India in SA
Plaudits pour in for Kallis
Jacques Kallis (Gallo Images)
Durban - A true measure of Jacques Kallis' stature as a truly great cricketer is the respect he is accorded by his opponents.
Kallis, 35, boosted his career test tally of centuries to 40 with a hundred in both innings against the world number one side India this week.
He is now second to Sachin Tendulkar only in the all-time list and, as a result of his efforts, shares the current world number one ranking with the Indian maestro.
Kallis made his name with a maiden test century against Australia in 1997, scored over six hours to save the Melbourne test after accumulating only 64 runs in his previous six innings.
Steve Waugh, Australia's captain in the 1997 series, said at the time: "We've tried simply everything against this guy, but we can't find a weakness in his game."
Former South African fast bowler Allan Donald, a long-time team mate of Kallis, retains vivid memories of Waugh's respect for Kallis.
"Steve Waugh made a great comment about Jacques Kallis. He said it did not take the Australian team long to respect him. They tested him thoroughly, as they do with all young players, and it didn't take them long to realise he was a very special cricketer, and they backed off," Donald told Reuters on Friday.
"He takes so much responsibility on to himself in crisis situations, he can get in his bubble, he knows how to switch on and off.
"But for me, his outstanding feature is his hunger for runs. He plays tightly within his limits, he has wonderful discipline and patience and his technique is also fantastic. In fact, the two batsmen who have stood out for me as the most technically brilliant are Sachin Tendulkar and Jacques Kallis."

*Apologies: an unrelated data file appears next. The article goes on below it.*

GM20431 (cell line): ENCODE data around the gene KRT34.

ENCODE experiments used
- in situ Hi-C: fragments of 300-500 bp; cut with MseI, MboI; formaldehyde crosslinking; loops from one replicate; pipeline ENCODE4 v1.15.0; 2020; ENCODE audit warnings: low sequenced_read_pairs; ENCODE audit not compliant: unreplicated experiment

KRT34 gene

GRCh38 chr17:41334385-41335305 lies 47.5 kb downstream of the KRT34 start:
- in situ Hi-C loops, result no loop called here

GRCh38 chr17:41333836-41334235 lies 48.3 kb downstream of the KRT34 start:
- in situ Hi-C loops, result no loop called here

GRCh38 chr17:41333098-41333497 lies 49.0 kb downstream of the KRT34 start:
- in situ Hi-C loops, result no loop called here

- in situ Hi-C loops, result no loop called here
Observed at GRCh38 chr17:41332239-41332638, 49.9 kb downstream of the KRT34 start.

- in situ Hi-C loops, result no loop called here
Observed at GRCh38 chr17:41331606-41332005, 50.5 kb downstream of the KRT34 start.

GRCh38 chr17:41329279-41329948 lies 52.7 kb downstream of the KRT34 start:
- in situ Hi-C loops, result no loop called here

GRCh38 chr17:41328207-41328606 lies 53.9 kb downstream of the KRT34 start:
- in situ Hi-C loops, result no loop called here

Indian spinner Harbhajan Singh made a similar comparison during the final test against South Africa when he said: "After Tendulkar, I think Kallis is the best cricketer in the world," and The Little Master himself is an admirer.
"Kallis has always been a great player, he's really consistent and the backbone of the South African batting. It's terrific what he has achieved," said Tendulkar.
Kallis's all-round achievements are equally astonishing and his overall figures bear a remarkable resemblance to those of West Indian Garfield Sobers, the best all-rounder in test history.
He has scored 11,947 runs at an average of 57.43, taken 270 wickets at 32.01 and taken 166 catches in 145 tests. Sobers scored 8,032 runs at 57.78, took 235 wickets at 34.03 and held 109 catches in 93 tests.
Even in his homeland, Kallis has been under-estimated and rated third in the queue behind Graeme Pollock and Barry Richards, who lost their best years during South Africa's international isolation.
Kepler Wessels, the former Australia and South Africa batsman, believes Kallis should be in first place.
"There's no question, he's the best batsman South Africa has produced. He's technically excellent, his powers of concentration are phenomenal and that hunger for runs is always there. He's a class act," Wessels told Reuters.
Another former South Africa captain Shaun Pollock, himself a fine all-rounder, says Kallis has many strings to his bow.
"What's particularly impressive about Jacques at this stage of his career is how he has worked out his game plan for whatever surface, whether it's flat or nipping around, he's been there before, he knows how to handle it.
"He can also be attacking at times and put the pressure back on the bowlers. He really is the complete package as a batsman, and then you add all the wickets and catches on top of that," Pollock told Reuters.
After yet another man-of-the-series award against India, Kallis has shown no desire to retire.
"I'm taking it year by year. I'm part of a really good setup now, the body still feels young and I'm still enjoying my cricket," he said.